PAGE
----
When MRUC released the IRS 2017 study, it made a very optimistic opening remark saying that there is a healthy growth of 11 crore readers for newspapers in India between 2014 and 2017. It sounded very pleasing then. For our Telugu market also the Council had pronounced a healthy growth of 19.51 per cent in the same period as the Telugu market has grown from 1.02 crore to 1.22 crore.  However, these were ‘Read in last 1 month counts’. 

As per ‘Read yesterday’ count, which is what the ad fraternity looks at for advertising, the study has projected a dismal scene with the base shown almost flat at the 2014 levels. While on the ground, the circulation of dailies were maintaining the usual pace, the newsprint consumption too was on the incline as before.

In our case, we were the only newspaper that had a variant. Our variant with the same masthead in colour, size and layout was meant for exclusive distribution in schools with under-15 children from urban regions of Andhra Pradesh and Telangana. 

However, we discovered from the IRS 2017 to our horror that the variant’s readership is shown in rural regions too. As if that was not enough, the variant readers have most readers staked in the higher age segments than in under-15. Somehow our main variant counts too were accounted for in the Main, thereby our growth figures have not matched up with the ground realities.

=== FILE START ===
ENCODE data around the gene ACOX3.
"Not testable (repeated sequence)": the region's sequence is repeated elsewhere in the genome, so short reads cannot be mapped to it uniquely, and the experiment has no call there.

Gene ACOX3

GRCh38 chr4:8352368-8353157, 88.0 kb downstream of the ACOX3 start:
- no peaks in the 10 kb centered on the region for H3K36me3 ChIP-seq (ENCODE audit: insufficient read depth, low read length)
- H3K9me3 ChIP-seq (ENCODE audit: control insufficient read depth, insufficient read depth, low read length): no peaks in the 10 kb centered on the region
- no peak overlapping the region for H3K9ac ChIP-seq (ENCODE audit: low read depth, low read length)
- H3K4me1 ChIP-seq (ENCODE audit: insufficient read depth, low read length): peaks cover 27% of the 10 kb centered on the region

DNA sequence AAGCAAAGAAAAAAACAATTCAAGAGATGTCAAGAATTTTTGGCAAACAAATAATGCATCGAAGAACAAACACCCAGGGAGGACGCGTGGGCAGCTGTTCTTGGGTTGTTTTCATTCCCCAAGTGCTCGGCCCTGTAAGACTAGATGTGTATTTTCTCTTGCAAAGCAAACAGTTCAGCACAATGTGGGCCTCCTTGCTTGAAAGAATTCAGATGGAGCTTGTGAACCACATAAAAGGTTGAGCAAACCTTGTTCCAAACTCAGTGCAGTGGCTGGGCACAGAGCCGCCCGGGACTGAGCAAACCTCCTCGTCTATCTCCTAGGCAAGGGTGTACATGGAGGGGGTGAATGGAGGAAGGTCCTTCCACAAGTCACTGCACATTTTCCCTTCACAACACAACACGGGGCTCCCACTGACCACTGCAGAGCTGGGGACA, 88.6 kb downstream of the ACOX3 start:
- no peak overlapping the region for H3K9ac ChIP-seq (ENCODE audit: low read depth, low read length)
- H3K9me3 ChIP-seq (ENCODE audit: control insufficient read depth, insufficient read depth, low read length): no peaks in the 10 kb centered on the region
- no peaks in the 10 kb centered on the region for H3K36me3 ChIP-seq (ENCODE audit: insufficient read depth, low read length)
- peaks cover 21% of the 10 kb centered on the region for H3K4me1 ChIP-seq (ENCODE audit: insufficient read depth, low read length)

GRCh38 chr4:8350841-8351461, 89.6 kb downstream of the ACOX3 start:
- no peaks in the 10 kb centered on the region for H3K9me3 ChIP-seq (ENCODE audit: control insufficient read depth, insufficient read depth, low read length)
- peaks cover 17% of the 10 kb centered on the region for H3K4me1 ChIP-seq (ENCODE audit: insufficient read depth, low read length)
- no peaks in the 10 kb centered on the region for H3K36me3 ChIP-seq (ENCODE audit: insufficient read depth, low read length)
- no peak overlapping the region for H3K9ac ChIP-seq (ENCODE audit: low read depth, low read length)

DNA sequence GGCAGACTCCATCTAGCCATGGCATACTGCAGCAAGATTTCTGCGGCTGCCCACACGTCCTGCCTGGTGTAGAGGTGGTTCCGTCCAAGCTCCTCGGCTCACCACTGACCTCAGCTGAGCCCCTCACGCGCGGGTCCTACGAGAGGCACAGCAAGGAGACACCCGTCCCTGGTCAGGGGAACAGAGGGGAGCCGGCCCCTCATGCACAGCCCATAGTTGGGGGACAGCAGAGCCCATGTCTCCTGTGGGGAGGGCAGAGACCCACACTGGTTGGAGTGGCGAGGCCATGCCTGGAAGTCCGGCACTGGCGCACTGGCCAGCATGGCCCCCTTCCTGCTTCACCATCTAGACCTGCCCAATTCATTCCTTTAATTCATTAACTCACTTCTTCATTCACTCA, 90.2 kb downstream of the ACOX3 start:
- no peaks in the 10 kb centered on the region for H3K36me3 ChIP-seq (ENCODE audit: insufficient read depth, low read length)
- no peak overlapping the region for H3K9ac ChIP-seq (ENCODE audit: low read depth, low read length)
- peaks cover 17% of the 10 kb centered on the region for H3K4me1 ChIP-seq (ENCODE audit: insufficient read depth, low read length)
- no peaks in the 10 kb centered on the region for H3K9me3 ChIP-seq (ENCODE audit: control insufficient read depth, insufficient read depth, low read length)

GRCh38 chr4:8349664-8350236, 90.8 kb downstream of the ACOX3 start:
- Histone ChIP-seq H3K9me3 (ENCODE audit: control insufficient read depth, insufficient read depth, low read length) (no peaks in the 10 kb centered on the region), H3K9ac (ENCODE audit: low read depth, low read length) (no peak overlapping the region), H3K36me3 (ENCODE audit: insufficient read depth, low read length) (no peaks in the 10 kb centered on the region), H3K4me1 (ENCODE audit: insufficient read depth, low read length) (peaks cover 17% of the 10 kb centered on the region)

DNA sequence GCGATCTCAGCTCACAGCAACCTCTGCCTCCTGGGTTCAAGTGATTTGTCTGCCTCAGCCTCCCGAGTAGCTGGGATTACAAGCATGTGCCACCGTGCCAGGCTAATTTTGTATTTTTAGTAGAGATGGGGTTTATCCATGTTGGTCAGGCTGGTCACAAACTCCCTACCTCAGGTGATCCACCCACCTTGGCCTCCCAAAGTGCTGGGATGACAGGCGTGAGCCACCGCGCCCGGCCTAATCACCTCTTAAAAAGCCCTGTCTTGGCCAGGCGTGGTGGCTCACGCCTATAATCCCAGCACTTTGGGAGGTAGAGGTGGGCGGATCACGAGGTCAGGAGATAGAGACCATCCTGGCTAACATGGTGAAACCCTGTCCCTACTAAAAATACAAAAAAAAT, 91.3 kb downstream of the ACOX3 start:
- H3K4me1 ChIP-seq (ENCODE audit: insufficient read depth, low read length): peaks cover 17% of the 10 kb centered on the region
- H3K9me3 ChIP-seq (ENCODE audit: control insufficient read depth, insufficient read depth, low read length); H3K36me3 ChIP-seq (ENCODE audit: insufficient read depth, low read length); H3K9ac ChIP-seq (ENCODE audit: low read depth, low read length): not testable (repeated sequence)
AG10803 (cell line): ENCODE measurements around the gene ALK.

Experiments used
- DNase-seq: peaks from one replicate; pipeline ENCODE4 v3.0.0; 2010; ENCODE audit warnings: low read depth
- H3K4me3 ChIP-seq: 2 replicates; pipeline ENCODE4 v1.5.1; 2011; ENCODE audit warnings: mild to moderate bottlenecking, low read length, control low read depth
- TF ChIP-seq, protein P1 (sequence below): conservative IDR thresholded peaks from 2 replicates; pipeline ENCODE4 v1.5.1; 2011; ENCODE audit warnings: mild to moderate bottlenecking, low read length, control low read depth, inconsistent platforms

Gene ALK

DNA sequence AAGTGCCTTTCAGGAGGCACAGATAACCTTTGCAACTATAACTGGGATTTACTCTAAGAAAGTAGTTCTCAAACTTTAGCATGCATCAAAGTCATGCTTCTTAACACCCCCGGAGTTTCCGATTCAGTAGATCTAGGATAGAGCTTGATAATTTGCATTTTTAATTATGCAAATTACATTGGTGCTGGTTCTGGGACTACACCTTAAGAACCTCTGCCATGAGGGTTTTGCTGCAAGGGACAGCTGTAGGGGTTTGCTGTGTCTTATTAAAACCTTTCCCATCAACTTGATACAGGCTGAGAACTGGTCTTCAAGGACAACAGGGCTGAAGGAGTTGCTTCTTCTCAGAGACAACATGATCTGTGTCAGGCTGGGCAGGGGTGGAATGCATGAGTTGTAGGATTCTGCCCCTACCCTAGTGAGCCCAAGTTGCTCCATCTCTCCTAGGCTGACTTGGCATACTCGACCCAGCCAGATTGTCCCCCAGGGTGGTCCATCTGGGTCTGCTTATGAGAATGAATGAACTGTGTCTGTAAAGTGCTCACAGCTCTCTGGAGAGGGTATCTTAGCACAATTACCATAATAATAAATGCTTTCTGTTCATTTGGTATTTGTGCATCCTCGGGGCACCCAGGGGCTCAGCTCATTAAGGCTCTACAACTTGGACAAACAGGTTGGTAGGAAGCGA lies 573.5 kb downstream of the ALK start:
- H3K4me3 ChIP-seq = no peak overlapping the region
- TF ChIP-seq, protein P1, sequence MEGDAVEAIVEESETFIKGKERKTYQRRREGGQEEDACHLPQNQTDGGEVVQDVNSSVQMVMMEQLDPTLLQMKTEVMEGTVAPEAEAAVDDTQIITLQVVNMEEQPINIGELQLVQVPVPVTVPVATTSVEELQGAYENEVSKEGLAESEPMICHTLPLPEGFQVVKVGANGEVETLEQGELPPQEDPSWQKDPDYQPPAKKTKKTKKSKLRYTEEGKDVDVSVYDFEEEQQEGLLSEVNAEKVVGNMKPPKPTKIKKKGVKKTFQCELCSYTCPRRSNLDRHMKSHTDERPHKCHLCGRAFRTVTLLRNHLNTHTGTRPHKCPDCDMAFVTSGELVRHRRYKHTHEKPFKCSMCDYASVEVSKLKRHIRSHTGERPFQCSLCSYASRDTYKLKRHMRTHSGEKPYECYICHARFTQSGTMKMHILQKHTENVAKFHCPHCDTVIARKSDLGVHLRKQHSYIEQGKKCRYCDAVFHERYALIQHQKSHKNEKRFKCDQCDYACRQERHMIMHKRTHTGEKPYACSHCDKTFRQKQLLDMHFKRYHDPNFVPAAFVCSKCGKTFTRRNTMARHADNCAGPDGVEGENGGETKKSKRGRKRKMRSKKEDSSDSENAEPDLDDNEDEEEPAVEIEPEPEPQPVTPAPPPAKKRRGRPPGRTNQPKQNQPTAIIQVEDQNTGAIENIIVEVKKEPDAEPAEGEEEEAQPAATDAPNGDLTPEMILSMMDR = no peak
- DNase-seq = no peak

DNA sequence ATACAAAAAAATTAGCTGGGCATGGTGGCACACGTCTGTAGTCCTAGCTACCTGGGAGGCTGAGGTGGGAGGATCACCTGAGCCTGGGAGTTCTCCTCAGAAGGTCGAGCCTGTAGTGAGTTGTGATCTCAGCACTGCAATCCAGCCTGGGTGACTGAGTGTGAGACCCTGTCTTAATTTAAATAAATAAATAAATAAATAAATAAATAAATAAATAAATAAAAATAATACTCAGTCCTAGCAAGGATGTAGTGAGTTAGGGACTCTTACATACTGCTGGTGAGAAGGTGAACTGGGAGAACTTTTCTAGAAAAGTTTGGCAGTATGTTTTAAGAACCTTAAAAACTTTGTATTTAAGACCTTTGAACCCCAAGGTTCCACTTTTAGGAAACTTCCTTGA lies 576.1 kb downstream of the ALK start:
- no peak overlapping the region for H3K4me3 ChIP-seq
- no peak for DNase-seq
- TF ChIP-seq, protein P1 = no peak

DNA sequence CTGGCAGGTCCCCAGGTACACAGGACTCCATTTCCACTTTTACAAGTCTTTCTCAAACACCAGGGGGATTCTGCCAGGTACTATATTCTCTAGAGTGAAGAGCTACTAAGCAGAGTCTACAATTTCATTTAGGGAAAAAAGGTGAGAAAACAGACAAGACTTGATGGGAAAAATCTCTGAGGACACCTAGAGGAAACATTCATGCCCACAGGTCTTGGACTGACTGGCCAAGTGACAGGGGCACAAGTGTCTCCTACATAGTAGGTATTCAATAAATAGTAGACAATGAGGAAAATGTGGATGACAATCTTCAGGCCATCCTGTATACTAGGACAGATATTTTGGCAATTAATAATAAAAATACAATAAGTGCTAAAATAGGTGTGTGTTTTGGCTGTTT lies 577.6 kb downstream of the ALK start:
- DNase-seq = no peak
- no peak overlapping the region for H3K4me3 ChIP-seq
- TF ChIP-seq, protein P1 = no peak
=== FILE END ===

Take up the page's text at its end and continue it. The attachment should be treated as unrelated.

To sum it up, this year’s study too is mired in many controversies. We earnestly hope that the Council addresses them so that the future studies continue unhindered. 

Who have been your key advertisers?
Sakshi has a long list of advertisers, which includes all major national brands, the key among them for the year being HMSI, Voltas, Bosch, Lenovo, Colgate, HUL, Akash Institute, Jersy Curd, Air Asia, Ola Cabs, ITC Food, Joy Alukkas, Fitjee, Carrier Air-Conditioners, GSK, Honda Cars, LG, Marico, Skoda, Visa, Dell, Amazon, Mahindra, Sri Ram Chits, Hyundai, D’Mart, TVS Motors, Bajaj Electricals, Sundaram Home Finance, Toyota, Vivo Mobile, Coromandel Fertilizers, and Oppo Mobiles, to name just few. And as the local retail market is very robust, we have ads from this segment as well. 

Going forward, what are the key focus areas for Sakshi?
We have our focus area clearly defined – to dwell more in our readers’ hearts and mind space. And for that we need to keep penetrating in newer households both in Andhra Pradesh and in Telangana to keep adding to our circulation and readership tally. 

We currently don’t have plans to expand through launch of newer verticals. However, in order to augment our supply chains we may look at setting up a new printing facility at the emerging new capital of Amravathy, where we have a stronger presence.


News in the domain of Advertising, Marketing, Media and Business of Entertainment

More in Media